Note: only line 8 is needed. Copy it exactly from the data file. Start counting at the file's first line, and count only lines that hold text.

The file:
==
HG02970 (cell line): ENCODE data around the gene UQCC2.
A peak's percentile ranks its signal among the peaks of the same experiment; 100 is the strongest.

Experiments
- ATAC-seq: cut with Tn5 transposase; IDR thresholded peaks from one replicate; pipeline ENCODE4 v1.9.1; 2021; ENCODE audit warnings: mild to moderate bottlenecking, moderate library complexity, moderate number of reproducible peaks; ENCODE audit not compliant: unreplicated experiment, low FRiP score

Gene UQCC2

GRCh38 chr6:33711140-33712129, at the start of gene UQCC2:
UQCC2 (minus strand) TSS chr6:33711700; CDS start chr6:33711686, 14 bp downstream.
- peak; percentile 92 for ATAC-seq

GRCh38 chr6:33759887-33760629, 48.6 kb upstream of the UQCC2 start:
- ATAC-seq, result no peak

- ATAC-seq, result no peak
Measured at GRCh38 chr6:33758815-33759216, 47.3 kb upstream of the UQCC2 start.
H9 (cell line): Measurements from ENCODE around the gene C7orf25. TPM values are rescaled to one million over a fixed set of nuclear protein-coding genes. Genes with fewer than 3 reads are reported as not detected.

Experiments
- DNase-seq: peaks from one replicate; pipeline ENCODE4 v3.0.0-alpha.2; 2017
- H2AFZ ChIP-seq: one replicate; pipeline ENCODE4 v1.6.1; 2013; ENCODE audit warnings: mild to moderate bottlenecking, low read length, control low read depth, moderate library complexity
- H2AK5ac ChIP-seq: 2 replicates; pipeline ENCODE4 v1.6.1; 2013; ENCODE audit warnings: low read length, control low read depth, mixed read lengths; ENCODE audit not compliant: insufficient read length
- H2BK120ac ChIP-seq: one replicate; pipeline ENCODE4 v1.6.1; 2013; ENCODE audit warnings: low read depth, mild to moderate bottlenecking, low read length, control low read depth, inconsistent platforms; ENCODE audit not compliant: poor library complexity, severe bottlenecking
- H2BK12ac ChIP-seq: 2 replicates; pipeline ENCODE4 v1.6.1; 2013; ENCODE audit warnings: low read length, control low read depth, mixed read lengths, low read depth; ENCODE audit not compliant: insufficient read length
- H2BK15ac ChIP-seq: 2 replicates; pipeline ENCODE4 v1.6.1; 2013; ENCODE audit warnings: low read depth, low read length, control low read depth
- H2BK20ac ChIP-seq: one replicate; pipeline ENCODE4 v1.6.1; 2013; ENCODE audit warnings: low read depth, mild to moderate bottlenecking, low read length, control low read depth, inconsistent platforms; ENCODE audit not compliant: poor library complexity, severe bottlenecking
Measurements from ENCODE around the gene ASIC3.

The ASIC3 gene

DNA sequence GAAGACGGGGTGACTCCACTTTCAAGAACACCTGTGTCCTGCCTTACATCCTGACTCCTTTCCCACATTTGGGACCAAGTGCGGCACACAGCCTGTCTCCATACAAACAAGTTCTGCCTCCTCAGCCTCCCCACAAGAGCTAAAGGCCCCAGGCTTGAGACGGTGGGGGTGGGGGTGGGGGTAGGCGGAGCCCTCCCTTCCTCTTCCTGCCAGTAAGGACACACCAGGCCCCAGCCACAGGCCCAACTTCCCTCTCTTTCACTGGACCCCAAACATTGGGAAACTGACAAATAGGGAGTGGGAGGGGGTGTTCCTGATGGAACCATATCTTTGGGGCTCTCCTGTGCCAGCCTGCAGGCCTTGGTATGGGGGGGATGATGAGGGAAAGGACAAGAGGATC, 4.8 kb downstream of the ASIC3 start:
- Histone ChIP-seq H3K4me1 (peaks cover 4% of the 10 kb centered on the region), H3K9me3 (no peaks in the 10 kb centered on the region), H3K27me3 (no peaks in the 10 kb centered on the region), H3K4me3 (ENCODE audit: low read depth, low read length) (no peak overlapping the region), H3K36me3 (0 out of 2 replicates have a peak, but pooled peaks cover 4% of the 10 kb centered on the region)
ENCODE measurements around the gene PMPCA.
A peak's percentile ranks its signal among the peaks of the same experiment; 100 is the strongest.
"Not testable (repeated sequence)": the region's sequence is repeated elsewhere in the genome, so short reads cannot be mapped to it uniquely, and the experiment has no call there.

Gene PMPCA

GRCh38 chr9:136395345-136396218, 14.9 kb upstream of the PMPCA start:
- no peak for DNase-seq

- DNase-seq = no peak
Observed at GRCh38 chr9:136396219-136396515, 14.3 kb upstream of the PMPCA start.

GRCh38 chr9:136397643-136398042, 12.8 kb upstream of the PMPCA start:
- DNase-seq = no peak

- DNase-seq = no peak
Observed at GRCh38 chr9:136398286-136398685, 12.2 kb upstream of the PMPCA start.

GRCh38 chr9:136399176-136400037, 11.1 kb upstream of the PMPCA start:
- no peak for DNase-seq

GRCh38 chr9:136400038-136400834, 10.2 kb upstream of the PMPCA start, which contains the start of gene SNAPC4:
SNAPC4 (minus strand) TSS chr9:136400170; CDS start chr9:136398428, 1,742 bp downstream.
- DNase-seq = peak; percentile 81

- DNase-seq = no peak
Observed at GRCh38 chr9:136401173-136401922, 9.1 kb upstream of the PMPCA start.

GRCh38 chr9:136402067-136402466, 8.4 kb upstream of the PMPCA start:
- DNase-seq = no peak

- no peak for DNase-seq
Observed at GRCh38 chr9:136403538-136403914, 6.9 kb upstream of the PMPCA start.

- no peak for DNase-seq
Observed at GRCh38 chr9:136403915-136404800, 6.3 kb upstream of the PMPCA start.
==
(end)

- peak; percentile 92 for ATAC-seq